Federal Housing Finance Agency (FHFA) Director Mark Calabria is aiming for privatization of Fannie Mae and Freddie Mac, and in this Video Spotlight, Calabria talks with CNBC’s Diana Olick about the hurdles in the way of taking Fannie and Freddie out of conservatorship.

Calabria states that he does not intend to wait for Congress to pull Fannie and Freddie out of conservatorship. Calabria also discusses how the FHFA will need to look at other ways to build capital before pulling the GSEs, and what shareholders may or may not need to worry about in the near future.

“If I can end the sweep, reach some changes to the share of Treasury, we can get them out of conservatorship, we can start to build capital, I can start to monitor loan quality, get them in a safe and sound fashion,” Calabris stated. “There’s a lot I can’t do: I can’t create competition, I can’t create a guarantee, those are going to be in the hands of Congress. I’m going to call for those things, but Congress has to play its part.”

In another interview with the Wall Street Journal, Calabria stated that he wants to out the now-profitable GSEs back into private hands, something that has been tried and failed by lawmakers in the past.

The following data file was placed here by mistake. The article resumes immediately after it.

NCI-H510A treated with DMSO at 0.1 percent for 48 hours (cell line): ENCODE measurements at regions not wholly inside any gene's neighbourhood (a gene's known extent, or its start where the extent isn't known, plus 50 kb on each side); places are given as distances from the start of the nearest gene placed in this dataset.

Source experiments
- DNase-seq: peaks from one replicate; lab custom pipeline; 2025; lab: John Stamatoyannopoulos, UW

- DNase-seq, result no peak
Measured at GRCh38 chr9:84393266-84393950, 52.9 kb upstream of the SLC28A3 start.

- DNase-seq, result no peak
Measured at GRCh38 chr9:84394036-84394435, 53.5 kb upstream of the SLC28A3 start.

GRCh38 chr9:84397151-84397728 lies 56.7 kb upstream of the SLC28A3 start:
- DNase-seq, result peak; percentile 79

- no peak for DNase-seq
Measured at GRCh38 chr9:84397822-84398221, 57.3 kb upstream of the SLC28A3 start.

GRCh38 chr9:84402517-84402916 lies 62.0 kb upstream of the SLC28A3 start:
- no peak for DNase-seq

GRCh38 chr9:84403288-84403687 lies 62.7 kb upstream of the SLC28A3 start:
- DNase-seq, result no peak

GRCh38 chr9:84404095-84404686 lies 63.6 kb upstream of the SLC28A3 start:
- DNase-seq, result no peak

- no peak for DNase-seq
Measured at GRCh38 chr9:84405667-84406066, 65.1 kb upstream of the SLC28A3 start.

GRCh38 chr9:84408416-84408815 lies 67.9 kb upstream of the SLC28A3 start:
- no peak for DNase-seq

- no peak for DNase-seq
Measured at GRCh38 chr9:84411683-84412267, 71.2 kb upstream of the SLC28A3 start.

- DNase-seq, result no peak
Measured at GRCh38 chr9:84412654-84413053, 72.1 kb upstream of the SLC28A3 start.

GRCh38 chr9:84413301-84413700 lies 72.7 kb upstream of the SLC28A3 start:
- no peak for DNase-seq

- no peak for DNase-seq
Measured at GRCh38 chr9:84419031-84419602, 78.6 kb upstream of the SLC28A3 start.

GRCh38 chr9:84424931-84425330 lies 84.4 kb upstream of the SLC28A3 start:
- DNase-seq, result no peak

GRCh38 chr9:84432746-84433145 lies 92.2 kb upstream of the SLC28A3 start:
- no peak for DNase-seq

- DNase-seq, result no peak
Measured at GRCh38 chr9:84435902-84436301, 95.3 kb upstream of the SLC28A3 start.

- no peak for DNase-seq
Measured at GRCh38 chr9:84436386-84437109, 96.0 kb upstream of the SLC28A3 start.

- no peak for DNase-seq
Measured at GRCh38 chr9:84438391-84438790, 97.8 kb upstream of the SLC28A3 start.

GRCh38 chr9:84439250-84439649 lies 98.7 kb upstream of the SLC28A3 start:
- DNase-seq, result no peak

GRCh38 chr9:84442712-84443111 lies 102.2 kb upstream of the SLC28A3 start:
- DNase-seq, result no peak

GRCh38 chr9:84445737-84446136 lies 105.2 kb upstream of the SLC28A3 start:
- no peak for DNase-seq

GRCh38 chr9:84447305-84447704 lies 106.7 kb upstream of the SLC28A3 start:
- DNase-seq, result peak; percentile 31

“I see my goal as setting a path to end the conservatorship” for the companies he said, adding, “they have to be stronger, healthier companies” compared to before the 2008 housing crisis.

“My objective is to get us to a spot where we don’t have to worry about the system blowing itself up,” he added

Calabria stated that he is awaiting completion of plans ordered by President Donald Trump to refashion the mortgage system, set to be completed around June.

Among Calabria’s concerns is the “qualified mortgage patch,” which allows more highly leveraged homebuyers to obtain Fannie and Freddie-eligible mortgages. Patch usage has grown in the last few years, and according to Calabria, changing the patch would be a key tool to shrink Fannie and Freddie without a full overhaul, though he states that he does not intend to do away with it entirely.





Source link